Retail giant Urban Outfitters has somehow done it again. For years, they've pushed the envelope flooding the marketplace with faux vintage t-shirts into pop culture, which has devalued fans of the true vintage concert shit, like myself. However, nothing could have prepared me for their bastardization of punk and everything it once stood for.
As you can see in the above photo, Urban is using the name of preeminent punk bands the Sex Pistols and the Clash to sell vintage “punk” leather jackets for the low sum of $375. Yes, a jacket that in 1976 that punk rockers made themselves for probably next to nothing now costs as much as a car payment.
It would be one thing if Urban sold this as a one of a kind item or even an extremely limited run. At minimum that would save some face and not make this as blatant of a rip off as the Led Zeppelin 1977 U.S. tour shirt. But no, it seems like these jackets are readily available, which not only cheapens the brand of these bands, but the store as well.
Punk originally started off as not a musical movement, but as a fashion statement. For those of you who don't know, here's a quick history lesson. Malcolm McLaren and Vivienne Westwood were at the forefront of punk, not because of McLaren's astute ears, but their knowledge of the scene and putting the entire package of a band together. From music to wardrobe to everything, he was the force behind punk (having a store named Sex, especially in London, didn't hurt his cred with regards to this either).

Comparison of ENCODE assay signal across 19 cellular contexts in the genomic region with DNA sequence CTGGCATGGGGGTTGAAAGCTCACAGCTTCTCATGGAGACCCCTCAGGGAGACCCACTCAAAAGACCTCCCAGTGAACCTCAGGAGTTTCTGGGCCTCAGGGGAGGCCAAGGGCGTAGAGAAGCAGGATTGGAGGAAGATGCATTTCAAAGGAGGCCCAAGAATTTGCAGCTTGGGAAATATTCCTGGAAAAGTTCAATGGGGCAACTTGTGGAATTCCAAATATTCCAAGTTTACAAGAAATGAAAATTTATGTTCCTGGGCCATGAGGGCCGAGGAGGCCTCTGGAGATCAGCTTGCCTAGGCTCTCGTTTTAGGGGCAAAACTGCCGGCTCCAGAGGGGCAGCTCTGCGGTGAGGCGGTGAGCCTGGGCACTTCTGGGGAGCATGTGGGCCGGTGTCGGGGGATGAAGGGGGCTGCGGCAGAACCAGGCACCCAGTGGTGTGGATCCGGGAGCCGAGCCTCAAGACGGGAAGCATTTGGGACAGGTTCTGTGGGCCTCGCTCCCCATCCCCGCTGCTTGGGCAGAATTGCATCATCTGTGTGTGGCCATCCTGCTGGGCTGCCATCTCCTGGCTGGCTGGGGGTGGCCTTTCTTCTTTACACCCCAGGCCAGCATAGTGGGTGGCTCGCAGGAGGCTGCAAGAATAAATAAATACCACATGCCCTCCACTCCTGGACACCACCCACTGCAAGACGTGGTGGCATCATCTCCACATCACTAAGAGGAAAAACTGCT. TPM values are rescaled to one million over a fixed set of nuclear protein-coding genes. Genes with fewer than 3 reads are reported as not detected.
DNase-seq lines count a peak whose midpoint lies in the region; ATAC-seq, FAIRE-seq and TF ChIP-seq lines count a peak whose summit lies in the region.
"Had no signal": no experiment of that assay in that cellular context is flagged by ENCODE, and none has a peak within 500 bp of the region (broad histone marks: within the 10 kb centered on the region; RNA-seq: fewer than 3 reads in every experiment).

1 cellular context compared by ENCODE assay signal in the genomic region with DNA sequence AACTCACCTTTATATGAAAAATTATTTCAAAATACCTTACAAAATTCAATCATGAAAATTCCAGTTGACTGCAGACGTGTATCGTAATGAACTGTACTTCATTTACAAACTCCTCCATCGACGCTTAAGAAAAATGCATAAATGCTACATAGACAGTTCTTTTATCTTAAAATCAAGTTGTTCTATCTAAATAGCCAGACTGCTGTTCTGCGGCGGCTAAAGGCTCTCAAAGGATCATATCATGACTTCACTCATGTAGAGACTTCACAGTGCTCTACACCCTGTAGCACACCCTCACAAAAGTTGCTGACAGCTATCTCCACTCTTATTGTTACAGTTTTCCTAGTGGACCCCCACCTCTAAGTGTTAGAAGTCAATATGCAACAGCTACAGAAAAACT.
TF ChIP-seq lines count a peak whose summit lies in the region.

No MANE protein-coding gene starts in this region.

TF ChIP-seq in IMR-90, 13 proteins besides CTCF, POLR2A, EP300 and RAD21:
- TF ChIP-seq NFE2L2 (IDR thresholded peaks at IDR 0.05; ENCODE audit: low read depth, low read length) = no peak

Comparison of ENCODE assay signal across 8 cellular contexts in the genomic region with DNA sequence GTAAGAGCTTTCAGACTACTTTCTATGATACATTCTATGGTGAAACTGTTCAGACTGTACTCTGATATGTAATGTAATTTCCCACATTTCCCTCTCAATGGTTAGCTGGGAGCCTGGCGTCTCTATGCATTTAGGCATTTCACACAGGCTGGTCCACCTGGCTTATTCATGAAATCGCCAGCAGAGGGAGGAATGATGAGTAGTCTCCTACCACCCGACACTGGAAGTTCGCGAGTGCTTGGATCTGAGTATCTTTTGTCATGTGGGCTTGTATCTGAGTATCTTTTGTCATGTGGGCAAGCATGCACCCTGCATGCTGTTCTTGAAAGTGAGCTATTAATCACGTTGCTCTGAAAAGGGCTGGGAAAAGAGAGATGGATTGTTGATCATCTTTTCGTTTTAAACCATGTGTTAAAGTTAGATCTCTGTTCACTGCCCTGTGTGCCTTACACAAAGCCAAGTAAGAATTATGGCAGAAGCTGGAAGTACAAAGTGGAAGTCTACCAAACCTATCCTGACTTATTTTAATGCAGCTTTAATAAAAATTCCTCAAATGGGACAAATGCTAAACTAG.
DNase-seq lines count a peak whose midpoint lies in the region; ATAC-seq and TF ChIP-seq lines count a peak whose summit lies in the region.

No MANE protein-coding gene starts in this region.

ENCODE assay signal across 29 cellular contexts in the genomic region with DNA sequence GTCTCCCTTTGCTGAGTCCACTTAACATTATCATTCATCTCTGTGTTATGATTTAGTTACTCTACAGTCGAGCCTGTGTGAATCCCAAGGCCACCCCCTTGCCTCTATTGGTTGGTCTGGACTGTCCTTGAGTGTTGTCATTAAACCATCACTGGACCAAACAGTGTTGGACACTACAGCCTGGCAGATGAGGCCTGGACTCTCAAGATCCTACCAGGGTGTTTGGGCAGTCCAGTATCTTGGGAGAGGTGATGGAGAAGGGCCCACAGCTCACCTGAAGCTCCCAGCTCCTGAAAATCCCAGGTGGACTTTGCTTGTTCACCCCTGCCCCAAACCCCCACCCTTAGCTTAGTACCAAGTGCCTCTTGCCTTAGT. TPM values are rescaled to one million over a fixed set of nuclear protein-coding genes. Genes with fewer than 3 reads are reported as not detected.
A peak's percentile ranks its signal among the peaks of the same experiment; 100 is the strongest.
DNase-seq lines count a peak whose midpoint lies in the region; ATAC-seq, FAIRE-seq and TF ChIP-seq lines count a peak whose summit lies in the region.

That's why it's a bit appalling to see the retailer try to capitalize on something so far removed, like punk rock, that it's kind of weird. Not so much that they're trying to make a quick buck, that's understandable, but the timing. Yes, fall is about to be in season, but who in their right mind would plunk down the bucks for something like this when they could get something less offensive (and probably a better product) for much less. You can even pin your own punk band or your friend's band's logo on your jacket and have more street cred than wearing this. Instead of being laughed at for wearing faux vintage gear, you'd be cool.
I've seen already on several social media outlets of outraged music and style fans who have called this jacket a disgraced, which is impressive because I didn't think I had stylish friends who knew about music. Nonetheless, they're right: if you see a doofus who is dumb enough to buy this abomination, feel free to smack 'em in the head.
This is a sign of the times in a sense. Using the logos of bands that are long gone, and meant something, is the problem at hand. Seeing the Sex Pistols and Clash being used to hawk a product as tasteless as this isn't surprising, but instead a sign of how absurd the blurred line between fashion and music has become. I wonder what Joe Strummer would think of this.